Sunday, September 12, 2010

The New Season // The NY Times profiles the nation's Arts in Autumn

Link to full list of articles here // Excerpts below

The New Season
Joon Mo Kang

Are Films Bad, or Is TV Just Better?

Attendance is down. At the water cooler, they’re talking about “Mad Men.” It’s hand-wringing time for cinephiles.

Think You’ve Seen It All? You Have

Broadway this season is the land of second chances for celebrities looking to reignite their careers and for plays that failed miserably in their first outings.

Fall sitcom haves and have-nots: from left, Robert Michael Morris, Will Arnett and Mel Rodriguez in “Running Wilde,” about a lovable heir to an oil fortune.

Embracing Malaise as a Plot Point

New fall sitcoms (like “Raising Hope” and “Outsourced”) and dramas (“My Generation”) suggest a pervasive national sense of pessimism and decline.

Art from the “Olmec” show, coming to the Los Angeles County Museum of Art.

Globetrotting While Staying Close to Home

Coming exhibitions provide familiarity with the rest of the world’s art, which means exposure to ideas and values that keeps museumgoers in the cosmopolitan loop.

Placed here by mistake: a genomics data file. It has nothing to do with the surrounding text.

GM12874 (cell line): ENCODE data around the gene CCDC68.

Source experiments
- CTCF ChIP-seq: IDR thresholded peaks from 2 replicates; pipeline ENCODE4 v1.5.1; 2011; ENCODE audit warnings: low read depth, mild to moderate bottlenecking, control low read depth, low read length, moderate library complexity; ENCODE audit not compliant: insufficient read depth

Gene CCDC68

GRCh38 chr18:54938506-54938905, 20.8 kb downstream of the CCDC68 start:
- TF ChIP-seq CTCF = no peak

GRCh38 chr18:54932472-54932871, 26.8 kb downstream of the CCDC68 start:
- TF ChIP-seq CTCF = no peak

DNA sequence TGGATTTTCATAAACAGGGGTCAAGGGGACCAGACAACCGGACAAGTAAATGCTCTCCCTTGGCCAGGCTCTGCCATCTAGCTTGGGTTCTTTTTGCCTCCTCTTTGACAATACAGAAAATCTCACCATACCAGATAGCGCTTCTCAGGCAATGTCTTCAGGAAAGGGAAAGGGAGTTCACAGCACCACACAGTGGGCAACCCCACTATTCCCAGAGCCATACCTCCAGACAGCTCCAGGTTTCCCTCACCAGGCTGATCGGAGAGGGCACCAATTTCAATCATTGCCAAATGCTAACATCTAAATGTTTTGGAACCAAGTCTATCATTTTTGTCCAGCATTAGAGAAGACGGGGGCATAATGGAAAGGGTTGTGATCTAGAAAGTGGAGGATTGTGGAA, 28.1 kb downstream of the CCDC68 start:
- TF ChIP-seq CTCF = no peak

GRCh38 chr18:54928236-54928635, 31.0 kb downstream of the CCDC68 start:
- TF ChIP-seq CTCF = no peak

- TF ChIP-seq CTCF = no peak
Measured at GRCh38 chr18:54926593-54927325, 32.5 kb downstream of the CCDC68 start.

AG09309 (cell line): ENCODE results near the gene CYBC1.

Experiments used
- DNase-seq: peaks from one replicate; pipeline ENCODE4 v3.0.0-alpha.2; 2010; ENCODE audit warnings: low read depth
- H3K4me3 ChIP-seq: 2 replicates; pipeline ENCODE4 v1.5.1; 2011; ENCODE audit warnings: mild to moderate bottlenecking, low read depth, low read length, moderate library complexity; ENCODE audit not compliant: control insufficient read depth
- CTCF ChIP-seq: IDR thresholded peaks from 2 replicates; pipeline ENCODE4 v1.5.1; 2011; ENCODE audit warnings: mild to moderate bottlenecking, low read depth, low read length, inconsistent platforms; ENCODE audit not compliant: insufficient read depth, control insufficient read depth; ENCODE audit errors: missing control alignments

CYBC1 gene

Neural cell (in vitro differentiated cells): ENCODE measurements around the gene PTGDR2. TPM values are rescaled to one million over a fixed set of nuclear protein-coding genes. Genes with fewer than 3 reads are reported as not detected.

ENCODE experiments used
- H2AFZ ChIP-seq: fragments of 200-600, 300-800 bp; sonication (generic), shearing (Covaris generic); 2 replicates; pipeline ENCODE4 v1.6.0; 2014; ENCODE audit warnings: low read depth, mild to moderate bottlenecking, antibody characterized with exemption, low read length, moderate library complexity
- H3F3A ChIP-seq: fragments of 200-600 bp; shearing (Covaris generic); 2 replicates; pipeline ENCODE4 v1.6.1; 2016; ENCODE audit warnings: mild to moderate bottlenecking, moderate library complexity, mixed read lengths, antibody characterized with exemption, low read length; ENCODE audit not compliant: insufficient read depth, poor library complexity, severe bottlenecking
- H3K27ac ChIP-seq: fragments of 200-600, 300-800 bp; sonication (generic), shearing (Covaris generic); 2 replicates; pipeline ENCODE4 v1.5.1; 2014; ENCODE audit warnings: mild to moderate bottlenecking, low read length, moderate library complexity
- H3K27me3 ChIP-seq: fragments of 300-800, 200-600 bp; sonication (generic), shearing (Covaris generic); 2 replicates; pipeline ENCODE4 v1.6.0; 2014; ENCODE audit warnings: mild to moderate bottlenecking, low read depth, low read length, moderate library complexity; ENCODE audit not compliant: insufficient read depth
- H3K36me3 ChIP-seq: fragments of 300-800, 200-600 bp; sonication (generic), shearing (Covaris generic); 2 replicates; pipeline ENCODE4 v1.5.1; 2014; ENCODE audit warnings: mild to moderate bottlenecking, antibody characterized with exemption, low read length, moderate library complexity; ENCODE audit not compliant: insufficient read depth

Madhavi Mudgal and her company, right, will present “Vistaar” at City Center this month and will appear at the Kennedy Center in Washington in March as part of its Maximum India season.

Visions of India, Plum Fairies And a War

The dance season includes Merce Cunningham’s “Xover” and a world premiere “Nutcracker” by Alexei Ratmansky for American Ballet Theater.

Kings of Leon, from left: Nathan, Jared, Matthew and Caleb Followill. Their next album, “Come Around Sundown,” is scheduled to be released on Oct. 19.

Wary Coronation

Kings of Leon, a grungy, nervy Southern rock band, has developed into full-fledged American hit makers, a commercial but unsettling position.

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